Kerry McDonald worries about NZ’s increasing reliance on  the  govt (not a good one, he says) to  manage our lives and futures

Wellington’s  newspaper,  The  Dominion-Post,  gave it to  its  readers straight:  “I’m no saviour”—Ardern rejects saintly status”.

But   would   the crowd  of  500  attending  Labour’s Congress  have believed it?  They had stamped  and  cheered   when,  in  opening  the event,  Peter  Samuel   Jackson (no, not the film director) had  said:

We  have   witnessed a masterclass  in  leadership and communications. We  have a very special  leader.  Your  leader, our premier, our   prime minister,  and  NZ’s saviour”.

Not  to be  out-done,  the event’s  host, Michele  A’Court  ( as the Dom-Post went on)  told the crowd:

She has the  best instincts of anyone  I have ever  met. She’s  kind, compassionate and empathetic. She has a spine made of  steel. And in moments of  chaos,  she has given us  clarity. On our worst days,  she has been her  best self”.

Ardern  was  there   to  deliver  the  keynote   address  detailing  the  party’s  “five point”  economic  recovery plan —- important stuff, surely, but  reporters  couldn’t  resist  asking her   whether  she  too  saw  herself  as  “NZ’s saviour”.

She  was  quick,  in  her empathetic  way,  to  deny  it:

I  would  disagree  with that….I  wouldn’t  describe  myself  in  that way. I’m here to  do a  job on  behalf of all  New Zealanders  and I will give  my all  for that”.  

It’s  clear,  though,  that  the  party’s   strategists  already  believe   Labour  will  win the  September  election convincingly   as   the  nation  joins in the deification   of  Saint  Jacinda.   They are  already  pitching for  votes  with the  line  “Join  Jacinda  and  our movement”  plus  the slogan  “Let’s keep moving”.

Given  the  mood  of the   nation,  the formula  may be unbeatable,  although  there   may  be a  minority  of   voters   who   will  pause,  and   question  “Moving to   what?”

NZ   may  have   escaped  the  worst  effects  of  Covid-19  as  much  by  good  luck  as  brilliant management,  but   the    future  for  those  who have   lost  their  jobs — and the many  more who may lose their jobs when  government subsidies  come  to  an  end — is  bleak:   they  will be “moving”,  for sure,  but  not in a  direction  anyone   will like..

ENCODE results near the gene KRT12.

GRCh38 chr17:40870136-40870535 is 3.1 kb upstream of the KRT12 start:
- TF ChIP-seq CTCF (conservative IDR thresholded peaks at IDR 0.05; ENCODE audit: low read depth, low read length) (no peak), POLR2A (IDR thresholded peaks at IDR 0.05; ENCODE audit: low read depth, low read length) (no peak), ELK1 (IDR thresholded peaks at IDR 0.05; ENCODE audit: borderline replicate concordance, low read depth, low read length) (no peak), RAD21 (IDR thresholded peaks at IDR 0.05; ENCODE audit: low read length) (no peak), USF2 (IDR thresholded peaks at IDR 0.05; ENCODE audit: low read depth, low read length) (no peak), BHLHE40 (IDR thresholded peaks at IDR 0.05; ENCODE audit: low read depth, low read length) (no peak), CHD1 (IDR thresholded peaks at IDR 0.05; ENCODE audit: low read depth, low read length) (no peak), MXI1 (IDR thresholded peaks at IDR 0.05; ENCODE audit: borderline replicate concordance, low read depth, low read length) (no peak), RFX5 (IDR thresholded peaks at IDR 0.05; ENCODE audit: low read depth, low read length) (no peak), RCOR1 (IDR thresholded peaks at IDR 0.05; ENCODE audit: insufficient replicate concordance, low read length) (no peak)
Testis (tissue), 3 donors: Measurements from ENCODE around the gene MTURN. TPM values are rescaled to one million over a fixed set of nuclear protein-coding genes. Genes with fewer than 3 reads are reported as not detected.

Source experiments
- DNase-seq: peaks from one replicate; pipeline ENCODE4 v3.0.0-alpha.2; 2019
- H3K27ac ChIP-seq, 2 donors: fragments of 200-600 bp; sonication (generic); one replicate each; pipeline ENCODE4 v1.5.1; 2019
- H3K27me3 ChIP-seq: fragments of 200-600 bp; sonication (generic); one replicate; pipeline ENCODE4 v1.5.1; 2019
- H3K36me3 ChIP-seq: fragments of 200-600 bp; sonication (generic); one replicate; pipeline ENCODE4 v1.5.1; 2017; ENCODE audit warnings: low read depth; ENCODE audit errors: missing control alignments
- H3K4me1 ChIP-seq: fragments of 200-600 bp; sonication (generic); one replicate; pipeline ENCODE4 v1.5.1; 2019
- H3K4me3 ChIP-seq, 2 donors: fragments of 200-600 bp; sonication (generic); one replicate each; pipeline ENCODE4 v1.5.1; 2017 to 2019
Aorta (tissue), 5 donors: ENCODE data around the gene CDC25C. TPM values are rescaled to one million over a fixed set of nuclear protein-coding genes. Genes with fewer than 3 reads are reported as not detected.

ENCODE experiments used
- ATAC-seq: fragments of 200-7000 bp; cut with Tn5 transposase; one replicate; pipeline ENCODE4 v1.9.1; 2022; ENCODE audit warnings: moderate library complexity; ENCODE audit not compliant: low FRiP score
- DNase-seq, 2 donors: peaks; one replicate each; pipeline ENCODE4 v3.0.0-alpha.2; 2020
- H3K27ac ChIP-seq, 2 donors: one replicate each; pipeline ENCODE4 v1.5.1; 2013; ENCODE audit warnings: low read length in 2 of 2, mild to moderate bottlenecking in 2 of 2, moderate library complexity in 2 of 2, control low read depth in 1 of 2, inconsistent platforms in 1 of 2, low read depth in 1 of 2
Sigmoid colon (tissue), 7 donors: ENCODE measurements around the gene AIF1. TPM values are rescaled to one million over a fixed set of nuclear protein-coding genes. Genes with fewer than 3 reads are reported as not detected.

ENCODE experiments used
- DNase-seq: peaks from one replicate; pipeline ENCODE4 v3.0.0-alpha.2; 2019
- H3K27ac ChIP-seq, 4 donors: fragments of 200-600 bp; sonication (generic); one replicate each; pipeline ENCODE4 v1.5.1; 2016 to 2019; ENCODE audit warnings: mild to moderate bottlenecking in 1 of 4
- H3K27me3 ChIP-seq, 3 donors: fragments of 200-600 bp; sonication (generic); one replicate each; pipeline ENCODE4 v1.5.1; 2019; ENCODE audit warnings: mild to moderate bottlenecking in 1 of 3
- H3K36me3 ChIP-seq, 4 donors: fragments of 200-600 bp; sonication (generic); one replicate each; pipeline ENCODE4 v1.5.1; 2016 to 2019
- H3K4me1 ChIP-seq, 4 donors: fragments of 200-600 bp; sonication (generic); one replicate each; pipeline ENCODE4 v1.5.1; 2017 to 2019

Whether  Ardern  and  her  team  have the  competence  to  pull the   NZ   economy  out of  the tailspin the  pandemic has  engendered  is  the  question  voters will have to ask themselves.

The  list  of  ministers  who have failed to  measure  up  has  been lengthening,  from  the   first (Clare  Curran and Meka Whaitiri)  to  Phil Twyford,   and  Iain Lees-Galloway, then to  Kelvin  Davis and  David Clark.

That record  lends  strength  to  the  argument   of  someone   like   Kerry  McDonald,  one of the  NZ’s  outstanding  business  leaders,  who  contends   that – among  post-1960 NZ   governments – Jacinda Ardern’s

“ … has already  shown  itself to be one of  the worst”.

And:

Two talking  heads are  not a  viable   full-game team, and  after  a plausible  first  quarter, the wheels  fell off,  starting  with tracking, border  control, isolation, half-truths, evasions and prevarications—with three-quarters  and the critical economy   still to come.”  .   

He  is  deeply worried NZ  is  becoming  increasingly  reliant on  the  government to  manage our  daily lives and  futures.

The incompetence  is not  limited  to the politically elected government:  it is also  widespread in a “subservient, ineffective  and unreliable public service/state sector”.

So there  may be  something  more to   think  about   besides  “let’s keep moving”  in lockstep  with  Labour’s  wunderkind  leader

One thought on “Kerry McDonald worries about NZ’s increasing reliance on  the  govt (not a good one, he says) to  manage our lives and futures

  1. Kerry McDonald is absolutely right. This is a seriously incompetent government whose policy promises – think light rail, kiwibuild, ending homelessness – have all been total failures. But the public’s genuine fear of COVID 19 has been a gift for them. They have exploited this fear effectively and they have used the opportunity to elevate Ardern to unprecedented heights. Next term however we will all pay for this irrational infatuation through higher taxes and the loss of basic liberties like free speech. Meanwhile the public service has become thoroughly politicised and completely dysfunctional.

    Liked by 1 person

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